Monday, June 16, 2014

When 59 is 60

That's a rain-soaked bike computer you're seeing. It reads 0.0 mph because I was stopped. (I really wouldn't take a photo while riding in the rain at dusk.) The next number tells time in the saddle: 4 hours 43 minutes. Yes, that's 59.65 miles at 7:54 p.m. (it was really 8:54 p.m. but I never reset the clock for daylight savings time).

We were drenched and tired when we climbed into the car. As I blasted the heat, I told my riding partner, May Toy Lukens, our mileage.

"Shoot," she said. "We should've ridden around the block."

"In this rain? Not a chance."

But I admitted I'd had the same thought. 60.0 would've been so much more rewarding than 59.65.

We'd just completed the Centennial Trail round-trip between Snohomish and Arlington, WA. A Rails-to-Trails Conservancy trail, the Centennial is a beauty of a ride. Flat and fast through Pacific Northwest forest and farmland.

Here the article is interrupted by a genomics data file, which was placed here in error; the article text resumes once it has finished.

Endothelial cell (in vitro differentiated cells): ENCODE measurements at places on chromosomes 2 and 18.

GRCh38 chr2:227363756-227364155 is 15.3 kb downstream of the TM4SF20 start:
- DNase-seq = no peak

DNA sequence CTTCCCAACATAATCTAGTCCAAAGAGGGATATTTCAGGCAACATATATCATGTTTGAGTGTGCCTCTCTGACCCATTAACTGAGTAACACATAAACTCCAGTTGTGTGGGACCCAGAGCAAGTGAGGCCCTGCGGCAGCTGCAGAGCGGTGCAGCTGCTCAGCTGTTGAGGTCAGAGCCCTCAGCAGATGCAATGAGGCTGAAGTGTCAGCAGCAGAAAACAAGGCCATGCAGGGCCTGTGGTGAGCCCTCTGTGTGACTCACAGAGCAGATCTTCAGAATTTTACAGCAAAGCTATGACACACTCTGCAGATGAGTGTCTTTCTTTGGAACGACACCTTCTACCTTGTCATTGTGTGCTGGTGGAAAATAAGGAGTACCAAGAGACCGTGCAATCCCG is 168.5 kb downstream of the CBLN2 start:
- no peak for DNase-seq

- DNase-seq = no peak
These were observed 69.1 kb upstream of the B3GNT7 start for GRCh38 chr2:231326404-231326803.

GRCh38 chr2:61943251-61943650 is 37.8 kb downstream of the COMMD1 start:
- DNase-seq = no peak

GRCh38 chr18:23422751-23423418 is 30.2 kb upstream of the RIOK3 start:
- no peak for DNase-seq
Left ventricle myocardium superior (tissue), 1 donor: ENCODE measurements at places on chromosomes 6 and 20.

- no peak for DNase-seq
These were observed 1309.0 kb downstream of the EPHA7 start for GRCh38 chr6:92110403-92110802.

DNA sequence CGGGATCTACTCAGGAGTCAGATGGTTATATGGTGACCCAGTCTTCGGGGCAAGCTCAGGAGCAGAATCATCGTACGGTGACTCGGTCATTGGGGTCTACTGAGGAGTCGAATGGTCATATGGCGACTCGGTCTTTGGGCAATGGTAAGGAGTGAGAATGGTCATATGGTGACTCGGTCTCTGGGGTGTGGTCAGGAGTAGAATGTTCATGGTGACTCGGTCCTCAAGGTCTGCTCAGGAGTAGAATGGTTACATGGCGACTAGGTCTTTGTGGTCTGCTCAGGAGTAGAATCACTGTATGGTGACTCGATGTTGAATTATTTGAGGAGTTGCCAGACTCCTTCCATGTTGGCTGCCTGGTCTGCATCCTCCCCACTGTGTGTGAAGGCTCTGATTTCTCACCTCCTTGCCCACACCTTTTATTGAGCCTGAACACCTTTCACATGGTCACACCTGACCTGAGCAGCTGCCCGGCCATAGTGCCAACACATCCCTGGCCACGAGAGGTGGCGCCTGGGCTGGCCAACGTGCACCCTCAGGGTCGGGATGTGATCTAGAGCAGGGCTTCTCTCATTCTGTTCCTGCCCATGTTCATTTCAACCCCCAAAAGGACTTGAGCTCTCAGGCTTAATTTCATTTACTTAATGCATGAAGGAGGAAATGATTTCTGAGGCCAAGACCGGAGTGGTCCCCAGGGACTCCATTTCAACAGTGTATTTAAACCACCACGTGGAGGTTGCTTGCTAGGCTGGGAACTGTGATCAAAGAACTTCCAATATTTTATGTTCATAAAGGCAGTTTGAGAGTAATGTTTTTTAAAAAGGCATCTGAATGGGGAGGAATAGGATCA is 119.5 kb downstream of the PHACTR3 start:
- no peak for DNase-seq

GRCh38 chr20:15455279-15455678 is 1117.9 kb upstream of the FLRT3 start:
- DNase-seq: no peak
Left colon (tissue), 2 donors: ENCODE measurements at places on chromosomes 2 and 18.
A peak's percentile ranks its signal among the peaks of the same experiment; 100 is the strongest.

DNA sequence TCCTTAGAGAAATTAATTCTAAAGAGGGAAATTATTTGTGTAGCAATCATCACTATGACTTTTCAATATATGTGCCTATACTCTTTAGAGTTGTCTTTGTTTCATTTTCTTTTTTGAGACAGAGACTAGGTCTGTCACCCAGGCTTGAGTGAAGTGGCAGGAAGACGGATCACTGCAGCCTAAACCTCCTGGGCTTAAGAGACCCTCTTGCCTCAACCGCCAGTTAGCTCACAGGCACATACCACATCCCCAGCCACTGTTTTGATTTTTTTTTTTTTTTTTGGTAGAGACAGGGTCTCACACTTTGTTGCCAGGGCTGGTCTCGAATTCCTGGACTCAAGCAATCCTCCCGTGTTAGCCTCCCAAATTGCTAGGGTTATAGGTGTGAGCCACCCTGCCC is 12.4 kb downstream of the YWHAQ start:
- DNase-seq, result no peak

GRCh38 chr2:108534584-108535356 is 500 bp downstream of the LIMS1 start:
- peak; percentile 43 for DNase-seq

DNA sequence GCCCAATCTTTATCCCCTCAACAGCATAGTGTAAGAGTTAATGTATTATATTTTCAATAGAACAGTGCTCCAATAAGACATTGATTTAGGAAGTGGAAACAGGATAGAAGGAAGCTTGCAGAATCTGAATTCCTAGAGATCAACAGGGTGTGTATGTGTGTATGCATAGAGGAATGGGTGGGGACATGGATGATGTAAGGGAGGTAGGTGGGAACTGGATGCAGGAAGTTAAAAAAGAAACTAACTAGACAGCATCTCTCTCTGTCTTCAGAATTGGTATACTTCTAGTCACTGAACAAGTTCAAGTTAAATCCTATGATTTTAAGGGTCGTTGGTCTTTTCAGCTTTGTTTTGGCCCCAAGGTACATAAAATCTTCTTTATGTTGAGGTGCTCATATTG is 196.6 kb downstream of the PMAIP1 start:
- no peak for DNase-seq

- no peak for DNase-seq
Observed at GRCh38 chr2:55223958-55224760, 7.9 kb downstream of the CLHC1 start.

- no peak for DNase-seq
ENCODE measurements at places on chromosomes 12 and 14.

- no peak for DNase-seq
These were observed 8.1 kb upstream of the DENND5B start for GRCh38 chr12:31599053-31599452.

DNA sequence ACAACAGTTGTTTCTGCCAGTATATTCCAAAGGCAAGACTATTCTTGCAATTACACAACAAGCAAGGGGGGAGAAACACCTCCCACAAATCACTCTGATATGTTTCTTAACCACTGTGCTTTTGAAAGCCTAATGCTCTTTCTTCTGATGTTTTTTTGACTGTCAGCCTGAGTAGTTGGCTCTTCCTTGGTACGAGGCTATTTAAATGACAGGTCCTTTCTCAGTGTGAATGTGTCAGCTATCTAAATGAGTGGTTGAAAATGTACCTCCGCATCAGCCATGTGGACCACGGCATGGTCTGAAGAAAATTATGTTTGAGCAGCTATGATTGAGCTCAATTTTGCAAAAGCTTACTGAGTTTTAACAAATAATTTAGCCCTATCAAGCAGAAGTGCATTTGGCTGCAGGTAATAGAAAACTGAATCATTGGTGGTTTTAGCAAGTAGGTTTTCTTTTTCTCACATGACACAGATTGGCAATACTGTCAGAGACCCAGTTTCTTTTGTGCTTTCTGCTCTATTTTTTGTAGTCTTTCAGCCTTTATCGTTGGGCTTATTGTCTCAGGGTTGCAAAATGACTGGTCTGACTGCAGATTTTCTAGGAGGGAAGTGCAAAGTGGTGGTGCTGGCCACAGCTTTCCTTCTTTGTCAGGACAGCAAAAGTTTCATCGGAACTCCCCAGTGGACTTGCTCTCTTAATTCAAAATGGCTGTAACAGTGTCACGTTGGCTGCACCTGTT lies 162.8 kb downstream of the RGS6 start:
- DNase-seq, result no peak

Centennial Trail built over old railroad trestle
You've got to love an organization with a mission like this:

Rails-to-Trails Conservancy is a non-profit organization based in Washington, D.C., whose mission it is to create a nationwide network of trails from former rail lines and connecting corridors to build healthier places for healthier people.

We started in Snohomish and ended the 30-mile ride at Nakashima Barn, built in 1908. Then we returned. An hour or so from our start point, the rain caught us and I learned just how not-waterproof my vibrant green biking jacket really is.

Nakashima Barn, 1908
And how am I feeling this morning, you may ask. Tired, a few sore muscles, and immensely pleased about reaching 60 miles (almost). The first day of RSVP will be 106 miles, the second 82. With two more months of training, I just might be able to do it. I know May will!
May Toy Lukens after 59.65 miles!

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